Bonnie van Dorp navigates Japan’s ‘Golden Route’ by rail, immersing herself in the country’s centuries-old traditions between Tokyo and Kyoto.
Slurping is the best way to eat your soba noodles, my guide Mari explains as we sit barefoot in a beautiful private dining space that once belonged to a wealthy Japanese baron. And although I was taught quite the opposite when it comes to table manners, on this occasion I happily oblige. After all, who am I to question a practice that dates back to the Edo period? We’ve just arrived in Hakone via an express Romancecar rail service from Tokyo, and the traditional soba feast marks our official welcome to this resplendent mountain town.
Bordering Mount Fuji, Hakone is the second stop along Japan’s so-called ‘Golden Route’, a by-rail highlights reel of the country’s most celebrated cultural gems, from Tokyo to Kyoto. Visiting an onsen is one such gem, and Hakone is renowned for its natural hot springs.
Leaving my inhibitions in the locker room along with my clothes, I make my way toward the onsen at Hakone Yutowa, a new hotel that offers a modern take on the traditional ryokan. In the corner there are three bathing stations where I am to purge the day’s impurities before I step into the natural spring. Pretty soon, memories of my red-eye flight from Sydney are cleansed away in the healing waters. I emerge renewed.
The stench of sulphur permeates the gondola as it travels over a volcanic alley created during the most recent eruption of Mount Hakone some 3,000 years ago. I’m on board the Hakone Ropeway aerial lift, which takes me from Sōunzan Station to Ōwakudani. The 30-minute scenic gondola ride is covered by my Hakone Freepass, a ticket to the town’s natural wonders.
Autumn paints the foliage in hues of amber and gold, and in the distance, Lake Ashi glistens. But it’s the legendary view of Mount Fuji that has tourists clambering for a spot by the window to snap photos. The return journey is equally scenic, descending right to the pier of the lake … where a pirate ship is docked, ready to welcome us for a leisurely cruise around the mirror-still waterway.
The evening brings with it a private kaiseki degustation at Hotel Hatsuhana, where we are treated to an eight-course meal crafted using the finest produce sourced from all over Japan. And then there’s the soothing soak in my private onsen, adjoining my oversized suite
Gion with the wind
“If you’re lucky, you might see a geisha,” my new guide Mihoko tells me as we stroll through the streets of Kyoto’s Gion district. But geisha are famously elusive figures, and I am not confident of my chances. I’ve arrived in this oh-so-Zen city via shinkansen (bullet train), just in time for sunset on the third and final leg of the ‘Golden Route’.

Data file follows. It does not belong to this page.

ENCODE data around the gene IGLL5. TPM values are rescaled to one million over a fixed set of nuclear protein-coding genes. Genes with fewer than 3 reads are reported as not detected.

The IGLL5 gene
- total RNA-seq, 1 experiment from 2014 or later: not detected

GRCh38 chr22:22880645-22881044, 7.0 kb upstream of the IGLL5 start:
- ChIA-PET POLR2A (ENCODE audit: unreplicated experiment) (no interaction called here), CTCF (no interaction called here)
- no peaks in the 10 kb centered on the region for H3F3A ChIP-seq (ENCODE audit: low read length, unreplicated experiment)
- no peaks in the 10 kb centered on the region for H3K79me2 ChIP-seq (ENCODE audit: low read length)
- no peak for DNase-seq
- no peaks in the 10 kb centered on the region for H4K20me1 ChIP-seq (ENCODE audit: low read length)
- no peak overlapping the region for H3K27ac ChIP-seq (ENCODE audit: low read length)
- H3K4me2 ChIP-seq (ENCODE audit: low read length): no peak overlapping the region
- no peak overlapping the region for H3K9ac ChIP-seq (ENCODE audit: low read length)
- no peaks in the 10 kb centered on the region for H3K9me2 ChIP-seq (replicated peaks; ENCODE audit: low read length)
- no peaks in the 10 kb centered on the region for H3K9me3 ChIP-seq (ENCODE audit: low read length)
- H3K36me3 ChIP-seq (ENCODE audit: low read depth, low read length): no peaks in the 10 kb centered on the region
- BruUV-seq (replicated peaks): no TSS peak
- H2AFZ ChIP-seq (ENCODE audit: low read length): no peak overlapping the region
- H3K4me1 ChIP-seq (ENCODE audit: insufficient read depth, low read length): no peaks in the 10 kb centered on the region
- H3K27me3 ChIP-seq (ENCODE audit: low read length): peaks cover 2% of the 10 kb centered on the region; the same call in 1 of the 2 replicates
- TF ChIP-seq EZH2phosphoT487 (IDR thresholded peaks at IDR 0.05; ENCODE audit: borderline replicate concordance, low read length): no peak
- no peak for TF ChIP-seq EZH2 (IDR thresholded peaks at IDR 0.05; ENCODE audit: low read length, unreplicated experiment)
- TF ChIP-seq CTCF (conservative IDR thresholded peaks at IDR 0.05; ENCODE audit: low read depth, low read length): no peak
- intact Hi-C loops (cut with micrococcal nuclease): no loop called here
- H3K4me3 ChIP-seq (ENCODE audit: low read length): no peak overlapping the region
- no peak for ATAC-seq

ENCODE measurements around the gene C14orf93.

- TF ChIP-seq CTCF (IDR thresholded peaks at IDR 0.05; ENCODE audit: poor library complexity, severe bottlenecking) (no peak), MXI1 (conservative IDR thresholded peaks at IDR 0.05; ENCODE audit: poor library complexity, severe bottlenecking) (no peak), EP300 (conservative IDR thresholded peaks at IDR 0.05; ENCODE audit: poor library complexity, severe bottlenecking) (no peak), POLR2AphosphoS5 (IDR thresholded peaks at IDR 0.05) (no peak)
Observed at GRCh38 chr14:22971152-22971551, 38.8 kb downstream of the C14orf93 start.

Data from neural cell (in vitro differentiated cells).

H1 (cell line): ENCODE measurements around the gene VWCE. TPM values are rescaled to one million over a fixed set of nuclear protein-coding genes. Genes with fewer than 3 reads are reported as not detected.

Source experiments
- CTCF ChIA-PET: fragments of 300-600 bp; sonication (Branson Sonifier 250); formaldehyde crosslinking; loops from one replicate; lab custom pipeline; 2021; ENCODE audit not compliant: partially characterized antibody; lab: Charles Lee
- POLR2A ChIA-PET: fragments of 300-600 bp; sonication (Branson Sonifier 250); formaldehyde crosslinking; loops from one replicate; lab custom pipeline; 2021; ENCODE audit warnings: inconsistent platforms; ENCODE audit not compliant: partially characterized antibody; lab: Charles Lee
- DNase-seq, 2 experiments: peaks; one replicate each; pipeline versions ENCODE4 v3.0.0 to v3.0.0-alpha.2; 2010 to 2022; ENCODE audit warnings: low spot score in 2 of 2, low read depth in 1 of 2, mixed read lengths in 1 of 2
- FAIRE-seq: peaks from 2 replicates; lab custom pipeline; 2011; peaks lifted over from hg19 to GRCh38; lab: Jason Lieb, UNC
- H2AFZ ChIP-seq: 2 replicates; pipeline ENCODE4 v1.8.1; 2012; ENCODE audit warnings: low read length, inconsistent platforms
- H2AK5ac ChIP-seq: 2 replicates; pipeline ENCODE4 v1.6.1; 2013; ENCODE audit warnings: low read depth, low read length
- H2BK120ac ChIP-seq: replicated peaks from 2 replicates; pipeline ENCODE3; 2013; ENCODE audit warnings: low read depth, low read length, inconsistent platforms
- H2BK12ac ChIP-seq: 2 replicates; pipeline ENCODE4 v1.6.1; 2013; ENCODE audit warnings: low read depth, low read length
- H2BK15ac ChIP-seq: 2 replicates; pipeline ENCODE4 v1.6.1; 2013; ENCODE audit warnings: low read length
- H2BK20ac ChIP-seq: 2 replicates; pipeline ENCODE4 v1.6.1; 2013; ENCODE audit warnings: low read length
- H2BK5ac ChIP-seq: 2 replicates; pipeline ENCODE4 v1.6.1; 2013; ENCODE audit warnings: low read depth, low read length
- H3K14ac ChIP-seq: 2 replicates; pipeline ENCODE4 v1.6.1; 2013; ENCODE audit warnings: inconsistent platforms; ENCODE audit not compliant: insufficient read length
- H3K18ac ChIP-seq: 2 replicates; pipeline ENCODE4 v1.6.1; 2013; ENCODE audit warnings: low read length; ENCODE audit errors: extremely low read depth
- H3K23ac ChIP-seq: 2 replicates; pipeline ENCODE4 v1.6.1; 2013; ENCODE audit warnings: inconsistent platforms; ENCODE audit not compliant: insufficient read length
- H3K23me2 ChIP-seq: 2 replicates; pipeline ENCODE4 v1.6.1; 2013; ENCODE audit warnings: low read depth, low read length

Downtown Kyoto is one of the best places in the world to people watch. You’ll see everything from locals adorned in bright yukata (cotton kimonos) running errands to fashionistas bravely breaking conventions in their trendy streetwear. Kyoto is a living, breathing Pinterest board of style inspiration.
As we turn to leave, my travel companion exclaims, “look!” And right ahead, we spot her: an ivory-skinned geisha draped in a red kimono, her ruby lips glowing like street lights. “It’s your lucky day after all,” Mihoko says.
A tale of two mountains
For 1,000 years, the haunting sounds of bonsho (prayer bells) resonated through Kyoto, summoning robed monks to prayer. And today, I hear the very same bells reverberating through the lush cedar groves atop Mount Hiei from serene Enryaku-ji monastery.
Our pilgrimage begins at the centre of it all at Enryaku-ji’s East Pagoda, which contains the eternal Buddhist light: a flame that has been burning since the temple was established by Buddhist pilgrim Saicho some 1,200 years ago.
We take our time on Mount Hiei, hiking the tracks and calling into the many ancient temples that dot the site. But it is nearly impossible to see every temple or shrine in one day as there are nearly 250 of them, all spread across rugged terrain.
The next day brings more hiking as we scale Mount Kurama to Kibune. Along the way, our guide entertains us with spooky tales of the fearsome forest spirits that taught famous samurai Minamoto no Yoshitsune how to wield a sword.
Sayonara … for now
As I am lying in bed at my ritzy suite at The Thousand Kyoto, I can’t help but feel a million worlds away from the humble temples where, just this morning, I had walked in the footsteps of Japan’s holiest monks and hiked through the training ground of the country’s most revered samurai. But that’s Japan for you. It’s a land of surprising experiences. And the ‘Golden Route’? That’s just a teaser for more adventures to come.
When using Keihan Electric Railway, passes are a convenient way to get around, with unlimited rides on Kyoto and Osaka lines and a number of other benefits.
This article originally appeared in volume 36 of Signature Luxury Travel & Style magazine. To subscribe to the latest issue, click here.